Approx. 2100 retirees objected when auto parts supplier Visteon Corp finished their life insurance benefits and health without following the procedures laid down in section 1114.

But U.S. Bankruptcy judge Christopher Sontchi ruled in March that Visteon was free to do so, and retired persons lost their first round of appeals when u.s. District Judge Michael m. Baylson, special assignment to the Court of Delaware, declined to disturb the judgment of Sontchi.

Accelerated appeal to the circuit 3rd followed and pensioners have now emerged victorious with a ruling that breathes new life into section 1114 of s-PCS that its protective provisions apply in any case in which the debtor company aims to terminate the benefits pensioner.

Opinion McKee includes a lengthy discussion of the legislative history of the law at a highly controversial bankruptcy where 78,000 retirees have lost their benefits, and shows that Congress was setting a mechanism that should be followed in any failure to ensure fairness to workers who often have decided to forgo raises for decades in exchange for a promise of lifelong benefits.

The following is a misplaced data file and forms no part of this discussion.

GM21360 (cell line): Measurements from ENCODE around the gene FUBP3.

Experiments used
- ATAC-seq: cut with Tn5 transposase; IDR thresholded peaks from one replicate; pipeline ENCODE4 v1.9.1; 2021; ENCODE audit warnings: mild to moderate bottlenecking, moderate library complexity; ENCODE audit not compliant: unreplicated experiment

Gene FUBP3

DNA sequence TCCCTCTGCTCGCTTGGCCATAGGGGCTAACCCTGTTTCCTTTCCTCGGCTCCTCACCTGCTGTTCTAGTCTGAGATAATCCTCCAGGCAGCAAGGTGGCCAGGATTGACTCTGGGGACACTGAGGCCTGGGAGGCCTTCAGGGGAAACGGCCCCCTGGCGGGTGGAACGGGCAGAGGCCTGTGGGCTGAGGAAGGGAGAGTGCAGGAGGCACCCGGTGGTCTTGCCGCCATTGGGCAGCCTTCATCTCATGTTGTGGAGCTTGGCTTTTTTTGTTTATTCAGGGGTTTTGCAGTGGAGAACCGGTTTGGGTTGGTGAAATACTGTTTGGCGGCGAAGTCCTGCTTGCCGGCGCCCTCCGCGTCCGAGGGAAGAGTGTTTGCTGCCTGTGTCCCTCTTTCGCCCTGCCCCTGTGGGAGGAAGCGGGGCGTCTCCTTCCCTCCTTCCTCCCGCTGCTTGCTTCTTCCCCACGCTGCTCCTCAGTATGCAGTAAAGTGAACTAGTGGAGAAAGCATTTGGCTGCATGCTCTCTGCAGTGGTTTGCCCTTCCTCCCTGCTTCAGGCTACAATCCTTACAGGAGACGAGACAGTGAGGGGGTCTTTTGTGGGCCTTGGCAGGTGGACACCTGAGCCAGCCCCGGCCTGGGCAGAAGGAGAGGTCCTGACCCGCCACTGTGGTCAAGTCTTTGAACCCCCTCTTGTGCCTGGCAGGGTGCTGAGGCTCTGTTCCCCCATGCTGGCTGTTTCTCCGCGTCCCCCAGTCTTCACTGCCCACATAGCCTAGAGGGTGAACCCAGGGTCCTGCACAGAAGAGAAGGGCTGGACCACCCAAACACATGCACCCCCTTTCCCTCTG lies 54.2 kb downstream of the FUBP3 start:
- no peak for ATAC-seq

The widespread tendency to ignore the section 1114, McKee concluded, stemmed from misunderstanding of the law purposes and mandates.

"Courts which have concluded that it is absurd to apply section 1114 advantages that could be resolved outside of bankruptcy are often misinterpreted rigidity of the protections of section and then the extent to which the Statute is in tension with ERISA," wrote McKee.

"Section 1114 does not prohibit termination of benefits during a bankruptcy proceeding. Rather, creates an equitable procedure through which the debtor can sustain economic necessity to do so, and retirees may conflict with their arguments on the economy, fairness and equity," McKee wrote.

For the most part, McKee said, "all section 1114 ensures retirees is a voice and some minimum amount of leverage, in a process that might otherwise be nothing short of devastating to them and their families and communities".

Visteon spokesman Jim Fisher has refused to comment except to say that the company was "disappointed by judgment" and "currency an appropriate course of action."